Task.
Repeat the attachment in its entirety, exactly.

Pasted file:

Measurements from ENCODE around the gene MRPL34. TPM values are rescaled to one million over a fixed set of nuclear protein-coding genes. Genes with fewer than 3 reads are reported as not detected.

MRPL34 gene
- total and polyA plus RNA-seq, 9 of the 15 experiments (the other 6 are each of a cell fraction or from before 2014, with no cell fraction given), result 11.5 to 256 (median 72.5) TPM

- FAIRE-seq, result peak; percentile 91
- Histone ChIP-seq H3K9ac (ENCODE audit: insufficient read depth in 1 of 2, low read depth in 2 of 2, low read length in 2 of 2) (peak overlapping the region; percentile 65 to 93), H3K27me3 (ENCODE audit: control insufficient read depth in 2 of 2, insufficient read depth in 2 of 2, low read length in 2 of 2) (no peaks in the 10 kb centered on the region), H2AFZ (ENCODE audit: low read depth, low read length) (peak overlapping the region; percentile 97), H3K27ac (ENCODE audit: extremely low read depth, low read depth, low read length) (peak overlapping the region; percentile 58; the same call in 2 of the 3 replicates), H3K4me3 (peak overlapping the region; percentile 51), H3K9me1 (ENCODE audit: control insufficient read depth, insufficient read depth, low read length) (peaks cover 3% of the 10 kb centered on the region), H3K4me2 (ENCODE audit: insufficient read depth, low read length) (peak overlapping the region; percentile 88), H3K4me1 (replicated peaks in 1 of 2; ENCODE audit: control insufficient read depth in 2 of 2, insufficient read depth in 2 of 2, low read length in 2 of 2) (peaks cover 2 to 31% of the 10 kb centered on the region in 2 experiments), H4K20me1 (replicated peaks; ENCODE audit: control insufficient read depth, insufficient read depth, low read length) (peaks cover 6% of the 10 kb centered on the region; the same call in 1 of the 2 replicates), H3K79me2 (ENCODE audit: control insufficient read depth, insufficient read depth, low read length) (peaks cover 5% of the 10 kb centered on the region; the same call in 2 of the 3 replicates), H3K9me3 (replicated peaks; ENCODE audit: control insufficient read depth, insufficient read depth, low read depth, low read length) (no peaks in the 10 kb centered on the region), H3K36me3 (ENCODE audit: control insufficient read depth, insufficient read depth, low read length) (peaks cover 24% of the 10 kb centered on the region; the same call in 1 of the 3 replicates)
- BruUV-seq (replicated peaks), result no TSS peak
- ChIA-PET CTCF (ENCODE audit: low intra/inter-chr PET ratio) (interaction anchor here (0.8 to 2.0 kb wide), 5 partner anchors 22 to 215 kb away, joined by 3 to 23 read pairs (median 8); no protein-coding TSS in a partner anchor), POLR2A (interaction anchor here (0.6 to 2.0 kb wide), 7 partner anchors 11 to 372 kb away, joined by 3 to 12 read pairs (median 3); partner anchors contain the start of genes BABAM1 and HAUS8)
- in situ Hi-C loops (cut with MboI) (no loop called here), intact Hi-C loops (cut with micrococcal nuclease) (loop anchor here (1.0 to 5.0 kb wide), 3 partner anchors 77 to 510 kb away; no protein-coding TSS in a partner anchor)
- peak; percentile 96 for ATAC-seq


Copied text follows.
Measurements from ENCODE around the gene MRPL34. TPM values are rescaled to one million over a fixed set of nuclear protein-coding genes. Genes with fewer than 3 reads are reported as not detected.

MRPL34 gene
- total and polyA plus RNA-seq, 9 of the 15 experiments (the other 6 are each of a cell fraction or from before 2014, with no cell fraction given), result 11.5 to 256 (median 72.5) TPM

- FAIRE-seq, result peak; percentile 91
- Histone ChIP-seq H3K9ac (ENCODE audit: insufficient read depth in 1 of 2, low read depth in 2 of 2, low read length in 2 of 2) (peak overlapping the region; percentile 65 to 93), H3K27me3 (ENCODE audit: control insufficient read depth in 2 of 2, insufficient read depth in 2 of 2, low read length in 2 of 2) (no peaks in the 10 kb centered on the region), H2AFZ (ENCODE audit: low read depth, low read length) (peak overlapping the region; percentile 97), H3K27ac (ENCODE audit: extremely low read depth, low read depth, low read length) (peak overlapping the region; percentile 58; the same call in 2 of the 3 replicates), H3K4me3 (peak overlapping the region; percentile 51), H3K9me1 (ENCODE audit: control insufficient read depth, insufficient read depth, low read length) (peaks cover 3% of the 10 kb centered on the region), H3K4me2 (ENCODE audit: insufficient read depth, low read length) (peak overlapping the region; percentile 88), H3K4me1 (replicated peaks in 1 of 2; ENCODE audit: control insufficient read depth in 2 of 2, insufficient read depth in 2 of 2, low read length in 2 of 2) (peaks cover 2 to 31% of the 10 kb centered on the region in 2 experiments), H4K20me1 (replicated peaks; ENCODE audit: control insufficient read depth, insufficient read depth, low read length) (peaks cover 6% of the 10 kb centered on the region; the same call in 1 of the 2 replicates), H3K79me2 (ENCODE audit: control insufficient read depth, insufficient read depth, low read length) (peaks cover 5% of the 10 kb centered on the region; the same call in 2 of the 3 replicates), H3K9me3 (replicated peaks; ENCODE audit: control insufficient read depth, insufficient read depth, low read depth, low read length) (no peaks in the 10 kb centered on the region), H3K36me3 (ENCODE audit: control insufficient read depth, insufficient read depth, low read length) (peaks cover 24% of the 10 kb centered on the region; the same call in 1 of the 3 replicates)
- BruUV-seq (replicated peaks), result no TSS peak
- ChIA-PET CTCF (ENCODE audit: low intra/inter-chr PET ratio) (interaction anchor here (0.8 to 2.0 kb wide), 5 partner anchors 22 to 215 kb away, joined by 3 to 23 read pairs (median 8); no protein-coding TSS in a partner anchor), POLR2A (interaction anchor here (0.6 to 2.0 kb wide), 7 partner anchors 11 to 372 kb away, joined by 3 to 12 read pairs (median 3); partner anchors contain the start of genes BABAM1 and HAUS8)
- in situ Hi-C loops (cut with MboI) (no loop called here), intact Hi-C loops (cut with micrococcal nuclease) (loop anchor here (1.0 to 5.0 kb wide), 3 partner anchors 77 to 510 kb away; no protein-coding TSS in a partner anchor)
- peak; percentile 96 for ATAC-seq